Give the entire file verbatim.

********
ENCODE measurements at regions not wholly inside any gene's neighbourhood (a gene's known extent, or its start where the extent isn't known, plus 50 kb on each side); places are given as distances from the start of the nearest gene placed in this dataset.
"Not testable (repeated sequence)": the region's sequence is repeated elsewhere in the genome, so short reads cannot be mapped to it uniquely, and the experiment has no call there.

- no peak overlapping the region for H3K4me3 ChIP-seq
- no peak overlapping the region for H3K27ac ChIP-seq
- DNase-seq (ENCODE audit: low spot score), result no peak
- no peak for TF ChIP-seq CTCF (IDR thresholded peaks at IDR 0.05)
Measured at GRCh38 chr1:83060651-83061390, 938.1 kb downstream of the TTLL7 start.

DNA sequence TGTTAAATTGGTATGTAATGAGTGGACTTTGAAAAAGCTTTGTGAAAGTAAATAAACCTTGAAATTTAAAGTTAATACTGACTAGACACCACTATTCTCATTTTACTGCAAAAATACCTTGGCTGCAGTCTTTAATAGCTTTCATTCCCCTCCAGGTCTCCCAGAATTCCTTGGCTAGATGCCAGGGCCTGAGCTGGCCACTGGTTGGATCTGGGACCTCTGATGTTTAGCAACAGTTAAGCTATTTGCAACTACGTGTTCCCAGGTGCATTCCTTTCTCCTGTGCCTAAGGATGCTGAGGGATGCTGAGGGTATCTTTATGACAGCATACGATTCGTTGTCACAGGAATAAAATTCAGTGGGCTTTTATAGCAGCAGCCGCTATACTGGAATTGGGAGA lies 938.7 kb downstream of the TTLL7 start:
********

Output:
ENCODE measurements at regions not wholly inside any gene's neighbourhood (a gene's known extent, or its start where the extent isn't known, plus 50 kb on each side); places are given as distances from the start of the nearest gene placed in this dataset.
"Not testable (repeated sequence)": the region's sequence is repeated elsewhere in the genome, so short reads cannot be mapped to it uniquely, and the experiment has no call there.

- no peak overlapping the region for H3K4me3 ChIP-seq
- no peak overlapping the region for H3K27ac ChIP-seq
- DNase-seq (ENCODE audit: low spot score), result no peak
- no peak for TF ChIP-seq CTCF (IDR thresholded peaks at IDR 0.05)
Measured at GRCh38 chr1:83060651-83061390, 938.1 kb downstream of the TTLL7 start.

DNA sequence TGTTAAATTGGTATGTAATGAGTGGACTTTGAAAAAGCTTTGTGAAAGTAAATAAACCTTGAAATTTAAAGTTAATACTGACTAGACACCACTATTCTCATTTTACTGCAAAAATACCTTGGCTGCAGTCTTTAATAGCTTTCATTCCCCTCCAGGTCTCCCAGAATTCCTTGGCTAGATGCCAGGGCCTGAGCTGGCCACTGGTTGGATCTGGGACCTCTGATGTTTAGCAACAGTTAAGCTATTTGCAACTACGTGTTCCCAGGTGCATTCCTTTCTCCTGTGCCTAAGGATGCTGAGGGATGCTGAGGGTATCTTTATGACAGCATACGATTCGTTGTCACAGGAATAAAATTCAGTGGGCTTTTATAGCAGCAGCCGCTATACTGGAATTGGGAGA lies 938.7 kb downstream of the TTLL7 start: